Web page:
For Jacques Rancière, politics is not primarily the exercise of, or struggle for, power, but the institution of a certain type of space and time, a mode of visibility and intelligibility that creates a tear in the consensual fabric of a given form of collective life. Art institutes just such a space and time, in which the fundamental polarities of experience – activity and passivity, form and matter, appearance and reality – are suspended and transformed.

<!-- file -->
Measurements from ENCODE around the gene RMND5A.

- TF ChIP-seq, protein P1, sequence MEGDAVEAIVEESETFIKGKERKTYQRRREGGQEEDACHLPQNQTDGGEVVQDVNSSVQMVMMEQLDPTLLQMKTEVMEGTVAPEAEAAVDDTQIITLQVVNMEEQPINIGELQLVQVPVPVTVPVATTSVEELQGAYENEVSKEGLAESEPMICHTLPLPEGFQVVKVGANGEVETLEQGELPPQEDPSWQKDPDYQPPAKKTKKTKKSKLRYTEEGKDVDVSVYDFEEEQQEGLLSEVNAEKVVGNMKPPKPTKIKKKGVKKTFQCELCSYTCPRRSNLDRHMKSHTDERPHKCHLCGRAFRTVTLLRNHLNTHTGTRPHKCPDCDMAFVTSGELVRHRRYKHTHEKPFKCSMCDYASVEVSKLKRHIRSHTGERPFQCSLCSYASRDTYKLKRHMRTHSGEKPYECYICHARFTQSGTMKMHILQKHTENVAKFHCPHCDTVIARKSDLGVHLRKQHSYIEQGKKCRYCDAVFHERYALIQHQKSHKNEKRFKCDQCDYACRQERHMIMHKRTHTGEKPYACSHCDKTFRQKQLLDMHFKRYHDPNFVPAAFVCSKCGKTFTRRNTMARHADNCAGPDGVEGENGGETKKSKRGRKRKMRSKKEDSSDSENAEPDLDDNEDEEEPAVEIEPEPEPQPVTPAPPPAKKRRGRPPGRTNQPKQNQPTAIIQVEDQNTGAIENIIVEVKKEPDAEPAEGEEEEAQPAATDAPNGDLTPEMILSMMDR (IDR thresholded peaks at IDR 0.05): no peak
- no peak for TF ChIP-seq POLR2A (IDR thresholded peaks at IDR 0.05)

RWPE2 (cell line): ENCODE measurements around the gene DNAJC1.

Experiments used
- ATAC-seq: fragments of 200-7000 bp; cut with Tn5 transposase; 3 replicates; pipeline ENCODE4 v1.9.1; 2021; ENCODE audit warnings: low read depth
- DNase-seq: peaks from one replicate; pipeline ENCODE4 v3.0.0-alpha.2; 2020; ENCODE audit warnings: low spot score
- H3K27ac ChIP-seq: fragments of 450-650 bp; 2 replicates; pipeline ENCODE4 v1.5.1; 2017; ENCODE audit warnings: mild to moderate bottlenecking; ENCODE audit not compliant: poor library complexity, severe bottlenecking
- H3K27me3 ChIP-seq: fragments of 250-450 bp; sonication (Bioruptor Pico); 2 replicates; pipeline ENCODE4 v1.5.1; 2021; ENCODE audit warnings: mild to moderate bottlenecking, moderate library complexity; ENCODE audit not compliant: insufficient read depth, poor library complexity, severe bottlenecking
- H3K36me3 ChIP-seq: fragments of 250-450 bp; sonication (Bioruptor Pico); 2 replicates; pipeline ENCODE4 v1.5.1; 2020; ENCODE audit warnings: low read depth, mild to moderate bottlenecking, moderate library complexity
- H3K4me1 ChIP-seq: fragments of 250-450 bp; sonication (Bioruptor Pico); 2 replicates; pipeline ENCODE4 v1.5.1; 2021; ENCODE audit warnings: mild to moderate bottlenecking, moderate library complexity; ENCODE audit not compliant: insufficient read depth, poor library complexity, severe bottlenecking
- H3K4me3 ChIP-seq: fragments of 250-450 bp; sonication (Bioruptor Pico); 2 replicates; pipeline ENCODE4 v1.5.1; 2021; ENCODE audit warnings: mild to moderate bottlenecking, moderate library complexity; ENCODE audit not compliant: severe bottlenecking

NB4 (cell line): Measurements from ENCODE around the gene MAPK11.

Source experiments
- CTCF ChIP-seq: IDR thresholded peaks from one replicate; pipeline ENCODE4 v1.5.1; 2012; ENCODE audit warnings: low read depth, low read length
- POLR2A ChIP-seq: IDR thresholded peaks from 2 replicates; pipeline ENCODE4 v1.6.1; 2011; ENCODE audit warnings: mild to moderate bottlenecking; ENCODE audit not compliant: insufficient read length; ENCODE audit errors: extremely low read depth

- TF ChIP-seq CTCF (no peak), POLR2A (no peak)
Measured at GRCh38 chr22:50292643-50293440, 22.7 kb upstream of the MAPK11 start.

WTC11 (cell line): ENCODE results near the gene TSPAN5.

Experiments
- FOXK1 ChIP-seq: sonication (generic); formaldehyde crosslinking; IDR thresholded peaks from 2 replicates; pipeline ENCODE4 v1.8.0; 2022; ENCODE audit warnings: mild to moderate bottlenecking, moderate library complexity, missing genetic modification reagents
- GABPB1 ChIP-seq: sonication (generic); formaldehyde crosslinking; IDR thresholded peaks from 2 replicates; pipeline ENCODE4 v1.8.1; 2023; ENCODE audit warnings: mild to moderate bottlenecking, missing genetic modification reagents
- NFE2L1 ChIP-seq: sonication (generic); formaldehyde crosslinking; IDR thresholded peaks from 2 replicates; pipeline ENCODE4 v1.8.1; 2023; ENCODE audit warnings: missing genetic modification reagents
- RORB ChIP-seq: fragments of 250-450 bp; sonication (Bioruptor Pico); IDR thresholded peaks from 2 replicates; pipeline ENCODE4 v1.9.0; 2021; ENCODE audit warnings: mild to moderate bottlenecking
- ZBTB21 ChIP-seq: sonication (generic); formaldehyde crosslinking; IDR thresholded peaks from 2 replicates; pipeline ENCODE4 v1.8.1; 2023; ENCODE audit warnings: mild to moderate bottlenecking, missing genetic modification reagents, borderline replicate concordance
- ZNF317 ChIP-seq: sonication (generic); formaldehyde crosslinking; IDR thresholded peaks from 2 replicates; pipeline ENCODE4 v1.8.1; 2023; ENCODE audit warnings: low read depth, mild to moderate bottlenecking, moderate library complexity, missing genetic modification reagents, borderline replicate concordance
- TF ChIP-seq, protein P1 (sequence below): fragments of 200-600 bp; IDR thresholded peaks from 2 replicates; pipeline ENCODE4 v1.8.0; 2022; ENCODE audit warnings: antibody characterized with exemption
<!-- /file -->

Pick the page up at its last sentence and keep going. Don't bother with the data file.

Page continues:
The questions forming the horizon of this collection are therefore: What would it mean to propose a new aesthetic education of humanity today? How would the resurrection of this concept transform the current concepts of art, politics, and pedagogy? And to what extent is it necessary to return to the founding moments of aesthetic theory to rearticulate the relation between art and politics today.
Published with Art Center Graduate Press, Pasadena.